The fluxes generally used in the soft-soldering of metals are powdered rosin or a solution of chloride of zinc, alone or combined with sal ammoniac. A neutral soldering liquid can be prepared by mixing 27 parts neutral zinc chloride, 11 parts sal ammoniac, and 62 parts water; or, 1 part sugar of milk, 1 part glycerine, and 8 parts water.

A soldering fat for tin-plate, preferable to ordinary rosin, as it can be more easily removed after soldering, is prepared as follows: One hundred and fifty parts beef tallow, 250 parts rosin, and 150 parts olive oil are melted together in a crucible and well stirred, 50 parts powdered sal ammoniac dissolved in as little water as possible being added.

Soldering fat for iron is composed of 50 parts olive oil and 50 parts powdered sal ammoniac. Soldering fat for aluminum is made by melting together equal parts of rosin and tallow, half the quantity of zinc chloride being added to the mixture.

Soldering paste consists of neutral soldering liquid thickened with starch paste. This paste must be applied more lightly than the soldering liquid.

Soldering salt is prepared by mixing equal parts of neutral zinc chloride, free from iron, and powdered sal ammoniac. When required for use, 1 part of the salt should be dissolved in 3 or 4 parts water.

Borax is the flux most frequently used for hard-soldering; it should be applied to the soldering seam either dry or stirred to a paste with water. It is advisable to use calcined borax, i. e., borax from which the water of crystallization has been driven out by heat, as it does not become so inflated as ordinary borax. Borax dissolves the metallic oxides forming on the joint.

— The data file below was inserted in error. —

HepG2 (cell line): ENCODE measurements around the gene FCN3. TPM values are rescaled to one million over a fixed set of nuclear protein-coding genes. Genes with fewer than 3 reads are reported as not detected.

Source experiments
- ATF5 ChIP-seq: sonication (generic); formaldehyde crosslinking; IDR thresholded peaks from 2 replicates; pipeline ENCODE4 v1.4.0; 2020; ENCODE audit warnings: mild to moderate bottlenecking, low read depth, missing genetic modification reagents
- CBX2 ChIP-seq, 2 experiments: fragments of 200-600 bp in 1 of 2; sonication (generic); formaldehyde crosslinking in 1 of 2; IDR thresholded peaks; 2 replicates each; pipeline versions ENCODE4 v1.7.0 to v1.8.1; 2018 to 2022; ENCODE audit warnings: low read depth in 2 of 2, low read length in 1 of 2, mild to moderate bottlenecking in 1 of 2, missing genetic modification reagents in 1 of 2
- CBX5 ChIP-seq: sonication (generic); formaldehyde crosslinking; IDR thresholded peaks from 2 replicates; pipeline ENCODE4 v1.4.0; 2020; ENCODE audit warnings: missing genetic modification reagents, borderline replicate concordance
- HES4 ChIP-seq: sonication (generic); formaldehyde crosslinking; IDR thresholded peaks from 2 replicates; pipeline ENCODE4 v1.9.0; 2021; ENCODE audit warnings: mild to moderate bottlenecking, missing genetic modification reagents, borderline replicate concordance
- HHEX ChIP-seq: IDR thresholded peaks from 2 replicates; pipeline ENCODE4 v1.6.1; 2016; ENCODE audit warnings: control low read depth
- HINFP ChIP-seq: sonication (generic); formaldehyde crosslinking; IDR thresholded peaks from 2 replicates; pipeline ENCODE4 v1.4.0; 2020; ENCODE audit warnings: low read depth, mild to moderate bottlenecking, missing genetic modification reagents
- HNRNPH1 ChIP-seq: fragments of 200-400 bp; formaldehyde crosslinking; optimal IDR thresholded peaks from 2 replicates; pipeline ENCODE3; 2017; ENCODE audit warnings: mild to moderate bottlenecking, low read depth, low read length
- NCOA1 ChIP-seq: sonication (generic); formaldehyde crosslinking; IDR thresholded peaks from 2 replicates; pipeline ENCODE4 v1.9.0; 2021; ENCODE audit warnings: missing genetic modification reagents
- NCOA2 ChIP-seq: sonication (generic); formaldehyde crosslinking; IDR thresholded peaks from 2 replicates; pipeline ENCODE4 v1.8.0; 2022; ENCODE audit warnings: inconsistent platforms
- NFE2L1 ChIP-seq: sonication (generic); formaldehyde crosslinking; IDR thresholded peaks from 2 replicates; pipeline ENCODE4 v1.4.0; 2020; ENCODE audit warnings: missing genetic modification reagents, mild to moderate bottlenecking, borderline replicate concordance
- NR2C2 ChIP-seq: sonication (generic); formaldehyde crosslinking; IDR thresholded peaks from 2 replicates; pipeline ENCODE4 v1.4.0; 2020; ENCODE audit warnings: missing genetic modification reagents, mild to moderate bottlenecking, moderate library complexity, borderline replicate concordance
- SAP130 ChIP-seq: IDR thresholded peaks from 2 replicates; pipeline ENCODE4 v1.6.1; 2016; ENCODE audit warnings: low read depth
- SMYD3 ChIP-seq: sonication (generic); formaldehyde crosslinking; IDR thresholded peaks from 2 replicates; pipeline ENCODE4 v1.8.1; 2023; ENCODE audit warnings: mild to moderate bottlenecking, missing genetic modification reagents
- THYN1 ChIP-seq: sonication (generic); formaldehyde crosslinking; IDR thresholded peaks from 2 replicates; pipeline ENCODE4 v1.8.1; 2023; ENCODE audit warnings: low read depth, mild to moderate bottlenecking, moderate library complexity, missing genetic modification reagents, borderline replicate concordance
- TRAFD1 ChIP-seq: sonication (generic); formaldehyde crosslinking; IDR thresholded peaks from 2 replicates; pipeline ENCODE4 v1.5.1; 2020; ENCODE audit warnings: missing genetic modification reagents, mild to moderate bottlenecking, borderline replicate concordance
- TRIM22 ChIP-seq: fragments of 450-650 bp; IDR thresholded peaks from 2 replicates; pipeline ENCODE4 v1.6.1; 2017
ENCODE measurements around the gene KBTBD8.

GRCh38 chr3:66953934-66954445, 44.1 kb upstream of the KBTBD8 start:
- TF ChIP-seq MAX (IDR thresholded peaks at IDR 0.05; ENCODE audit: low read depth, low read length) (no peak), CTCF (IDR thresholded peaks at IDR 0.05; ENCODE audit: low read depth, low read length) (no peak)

Finely powdered cryolite, or a mixture of 2 parts powdered cryolite and 1 part phosphoric acid, is also used for hard-soldering copper and copper alloys.

Muller's hard-soldering liquid consists of equal parts of phosphoric acid and alcohol (80 per cent)-

A mixture of equal parts of cryolite and barium chloride is used as a flux in hard-soldering aluminum bronze.

A very good dry-soldering preparation consists of two vials, one of which is filled with zinc chloride, and the other with ammonium chloride. To use, dissolve a little of each salt in water, apply the ammonium chloride to the object to be soldered and heat the latter until it begins to give off vapor of ammonium, then apply the other, and immediately thereafter the solder, maintaining the heat in the meantime. This answers for very soft solder. For a harder solder dissolve the zinc in a very small portion of the ammonium chloride solution (from 0.25 to 0.5 pint).

When steel is to be soldered on steel, or iron on steel, it is necessary to remove every trace of oxide of iron between the surfaces in contact. Melt in an earthen vessel: Borax, 3 parts; colophony, 2 parts; pulverized glass, 3 parts; steel filings, 2 parts; carbonate of potash, 1 part; hard soap, powdered, 1 part. Flow the melted mass on a cold plate of sheet iron, and after cooling break up the pieces and pulverize them. This powder is thrown on the surfaces a few minutes before the pieces to be soldered are brought together. The borax and glass contained in the composition dissolve, and consequently liquefy all of the impurities, which, if they were shut up between the pieces soldered, might form scales, at times dangerous, or interfering with the resistance of the piece.

To prepare rosin for soldering bright tin, mix 1.5 pounds of olive oil, 1.5 pounds of tallow, and 12 ounces of pulverized rosin, and let them boil up. When this mixture has become cool, add 1⅜ pints of water saturated with pulverized sal ammoniac, stirring constantly